The above table displays year-wise counts of cases reported. The user can switch from country-wise to year-wise plot using the drop-down Select a Plot. For displaying table on the UI, we need to create the table placeholder on the UI similar to that for the plot. This can be done by using the following snippet of code.
Figure 9: UI code for Interactive Table
This will create an output object of type “Table” on the UI with ID = “SummaryTable”. We can access this table in the server using the ID specified. We can display the table on the UI by using renderTable function in the server.
Figure 10: Server code for Interactive Table
The above R code confirms that the user has selected “Year-wise Case Frequency” in the drop-down menu. It then filters the data according to the time period specified by the user in “Data Time Period” sliderInput and displays the appropriate output.
Similarly, R Shiny supports multiple input/output objects, details of which can be found at Shiny Widgets Gallery.
We have described a very simple Shiny application in this post. But even with this simple application we can appreciate two important things. Firstly, such an application can be used by non-programmers for analysis of data, making use of the vast number of statistical methods that are available in R. Secondly, the Shiny package makes it very convenient for R developers to quickly develop such applications.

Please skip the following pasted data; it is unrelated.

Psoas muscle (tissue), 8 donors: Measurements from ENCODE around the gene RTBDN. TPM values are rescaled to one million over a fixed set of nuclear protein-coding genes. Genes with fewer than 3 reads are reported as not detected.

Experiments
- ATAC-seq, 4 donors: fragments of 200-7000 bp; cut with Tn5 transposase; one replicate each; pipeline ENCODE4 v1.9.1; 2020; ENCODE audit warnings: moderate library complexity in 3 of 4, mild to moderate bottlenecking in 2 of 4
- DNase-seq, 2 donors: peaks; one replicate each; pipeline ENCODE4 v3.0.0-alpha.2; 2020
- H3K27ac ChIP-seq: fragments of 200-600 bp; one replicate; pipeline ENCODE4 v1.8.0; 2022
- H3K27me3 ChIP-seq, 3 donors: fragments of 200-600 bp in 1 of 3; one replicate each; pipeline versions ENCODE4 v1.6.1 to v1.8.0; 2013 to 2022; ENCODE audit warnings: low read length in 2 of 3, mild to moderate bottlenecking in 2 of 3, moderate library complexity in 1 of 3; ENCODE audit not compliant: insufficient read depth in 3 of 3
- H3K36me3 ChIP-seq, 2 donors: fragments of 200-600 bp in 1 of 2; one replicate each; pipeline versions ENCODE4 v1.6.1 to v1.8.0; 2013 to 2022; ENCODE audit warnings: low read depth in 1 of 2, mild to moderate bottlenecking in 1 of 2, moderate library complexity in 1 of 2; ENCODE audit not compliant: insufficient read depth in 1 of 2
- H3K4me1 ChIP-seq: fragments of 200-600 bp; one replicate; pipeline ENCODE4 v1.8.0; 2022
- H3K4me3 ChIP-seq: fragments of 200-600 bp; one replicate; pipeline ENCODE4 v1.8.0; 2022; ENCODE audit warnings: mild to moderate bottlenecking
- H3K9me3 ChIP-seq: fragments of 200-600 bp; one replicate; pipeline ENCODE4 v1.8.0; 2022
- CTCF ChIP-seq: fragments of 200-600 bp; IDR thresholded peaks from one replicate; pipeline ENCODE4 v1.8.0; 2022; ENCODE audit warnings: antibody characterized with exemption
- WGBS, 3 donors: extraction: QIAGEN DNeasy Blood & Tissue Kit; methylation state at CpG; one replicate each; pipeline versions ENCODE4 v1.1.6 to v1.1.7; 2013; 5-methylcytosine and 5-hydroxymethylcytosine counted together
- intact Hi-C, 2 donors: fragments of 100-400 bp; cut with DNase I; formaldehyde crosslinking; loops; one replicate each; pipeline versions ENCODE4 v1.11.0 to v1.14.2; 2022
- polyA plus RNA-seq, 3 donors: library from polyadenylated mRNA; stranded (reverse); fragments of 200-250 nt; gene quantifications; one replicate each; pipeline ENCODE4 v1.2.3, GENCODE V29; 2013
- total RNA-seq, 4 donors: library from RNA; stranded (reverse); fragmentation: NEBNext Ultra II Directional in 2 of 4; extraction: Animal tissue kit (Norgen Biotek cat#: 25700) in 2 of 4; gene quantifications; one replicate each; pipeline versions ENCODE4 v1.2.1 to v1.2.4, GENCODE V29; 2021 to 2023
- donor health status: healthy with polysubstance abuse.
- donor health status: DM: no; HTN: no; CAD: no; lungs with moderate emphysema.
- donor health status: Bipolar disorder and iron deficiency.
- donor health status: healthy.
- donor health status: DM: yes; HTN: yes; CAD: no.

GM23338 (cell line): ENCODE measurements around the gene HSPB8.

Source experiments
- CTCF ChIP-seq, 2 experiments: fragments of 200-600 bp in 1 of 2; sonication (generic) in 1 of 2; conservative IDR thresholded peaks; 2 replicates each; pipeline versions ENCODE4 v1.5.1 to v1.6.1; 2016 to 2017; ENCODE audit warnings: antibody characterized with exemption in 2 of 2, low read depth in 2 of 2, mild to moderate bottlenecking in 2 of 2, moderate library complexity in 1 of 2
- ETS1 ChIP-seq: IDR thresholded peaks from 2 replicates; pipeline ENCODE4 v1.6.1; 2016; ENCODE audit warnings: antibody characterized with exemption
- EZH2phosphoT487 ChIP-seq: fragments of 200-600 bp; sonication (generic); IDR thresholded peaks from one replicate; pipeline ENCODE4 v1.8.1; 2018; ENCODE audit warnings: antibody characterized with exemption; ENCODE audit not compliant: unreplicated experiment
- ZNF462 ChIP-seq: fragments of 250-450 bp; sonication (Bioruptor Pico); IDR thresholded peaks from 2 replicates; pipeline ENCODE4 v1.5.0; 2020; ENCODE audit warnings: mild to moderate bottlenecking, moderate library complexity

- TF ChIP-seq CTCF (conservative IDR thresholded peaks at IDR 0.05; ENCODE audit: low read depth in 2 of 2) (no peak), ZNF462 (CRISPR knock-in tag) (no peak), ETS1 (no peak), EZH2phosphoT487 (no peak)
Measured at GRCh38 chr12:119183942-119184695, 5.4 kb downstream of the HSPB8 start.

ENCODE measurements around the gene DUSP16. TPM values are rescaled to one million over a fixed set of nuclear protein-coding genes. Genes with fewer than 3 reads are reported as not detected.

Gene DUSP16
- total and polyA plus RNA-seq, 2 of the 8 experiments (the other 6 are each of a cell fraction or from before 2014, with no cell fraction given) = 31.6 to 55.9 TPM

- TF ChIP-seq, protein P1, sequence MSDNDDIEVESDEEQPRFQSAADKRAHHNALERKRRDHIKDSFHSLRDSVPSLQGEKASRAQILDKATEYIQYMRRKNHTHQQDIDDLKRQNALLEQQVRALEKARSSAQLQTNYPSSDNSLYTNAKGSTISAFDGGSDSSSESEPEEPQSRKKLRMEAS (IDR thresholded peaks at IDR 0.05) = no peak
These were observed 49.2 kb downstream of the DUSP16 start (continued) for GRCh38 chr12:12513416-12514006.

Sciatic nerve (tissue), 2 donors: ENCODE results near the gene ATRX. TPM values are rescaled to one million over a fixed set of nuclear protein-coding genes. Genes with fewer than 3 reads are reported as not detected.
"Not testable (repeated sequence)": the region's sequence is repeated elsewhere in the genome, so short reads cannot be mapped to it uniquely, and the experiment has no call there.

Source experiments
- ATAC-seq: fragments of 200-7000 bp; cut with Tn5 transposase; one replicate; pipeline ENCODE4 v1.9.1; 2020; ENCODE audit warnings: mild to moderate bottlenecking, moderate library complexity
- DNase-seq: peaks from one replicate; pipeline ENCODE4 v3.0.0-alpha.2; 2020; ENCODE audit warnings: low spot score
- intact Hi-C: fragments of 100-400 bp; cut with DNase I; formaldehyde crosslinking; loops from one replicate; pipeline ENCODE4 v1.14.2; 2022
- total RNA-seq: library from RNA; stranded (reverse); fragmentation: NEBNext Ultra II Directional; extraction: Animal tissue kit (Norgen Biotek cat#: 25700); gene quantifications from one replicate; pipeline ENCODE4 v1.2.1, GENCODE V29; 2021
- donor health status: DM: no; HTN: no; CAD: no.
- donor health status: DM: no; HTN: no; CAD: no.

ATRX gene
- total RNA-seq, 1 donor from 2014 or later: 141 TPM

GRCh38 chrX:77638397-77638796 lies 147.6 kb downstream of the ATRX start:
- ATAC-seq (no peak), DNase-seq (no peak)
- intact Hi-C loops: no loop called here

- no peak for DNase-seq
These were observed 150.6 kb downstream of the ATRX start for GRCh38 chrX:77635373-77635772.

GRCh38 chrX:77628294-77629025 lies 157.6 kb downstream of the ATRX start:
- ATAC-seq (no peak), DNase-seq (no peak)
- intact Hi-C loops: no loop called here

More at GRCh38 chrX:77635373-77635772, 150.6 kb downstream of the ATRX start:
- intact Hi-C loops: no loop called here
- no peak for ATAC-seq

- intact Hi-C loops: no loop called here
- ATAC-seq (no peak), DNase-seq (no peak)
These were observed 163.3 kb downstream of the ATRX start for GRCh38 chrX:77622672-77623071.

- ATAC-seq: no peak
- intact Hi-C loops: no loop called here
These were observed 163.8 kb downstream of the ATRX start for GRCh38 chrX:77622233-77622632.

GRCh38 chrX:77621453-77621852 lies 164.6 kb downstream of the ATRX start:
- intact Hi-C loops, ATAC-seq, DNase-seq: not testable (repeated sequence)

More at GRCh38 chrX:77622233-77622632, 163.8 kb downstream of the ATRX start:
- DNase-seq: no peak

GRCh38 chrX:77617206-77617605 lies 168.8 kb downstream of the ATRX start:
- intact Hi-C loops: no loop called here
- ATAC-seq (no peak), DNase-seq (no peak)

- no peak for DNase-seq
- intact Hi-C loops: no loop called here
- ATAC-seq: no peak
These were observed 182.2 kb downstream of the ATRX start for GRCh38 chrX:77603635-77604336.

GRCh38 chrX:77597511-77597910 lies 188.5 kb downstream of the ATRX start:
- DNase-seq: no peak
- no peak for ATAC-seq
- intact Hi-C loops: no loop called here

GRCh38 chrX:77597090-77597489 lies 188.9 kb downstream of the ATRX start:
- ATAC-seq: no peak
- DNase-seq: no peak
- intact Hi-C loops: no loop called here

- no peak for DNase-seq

There are several potential applications within the biopharma sector from creating pharmacovigilance analysis as described in this blog, to enrollment forecasting simulation, or visualizing genome data using advanced graphics. It is, therefore, not surprising that the package has generated a lot of interest in the biopharma user community.
Clients are increasingly asking Cytel to support biostatistics and programming functions by providing resources with R and Shiny skills, or helping to develop clients’ in-house teams. To discuss a programming, data science or training project, please contact us.
To learn more about our data science services click the button below.
About the Authors
Gordhan Bagri is a Software Affiliate at Cytel and currently works as a Software developer and Subject Matter Expert. He has 4 years of experience working in the areas of software development and data science. He holds an M. Tech in Biomedical Engineering, from IIT Bombay. His interests include clinical trials simulations and machine learning. Outside of work, he enjoys playing football.
Munshi Imran Hossain is Senior Data Scientist at Cytel. He has 6 years of experience working in the areas of software development and data science. He holds an M. Tech in Biomedical Engineering, from IIT Bombay. His interests include processing and analysis of biomedical data. Outside of work, he enjoys reading.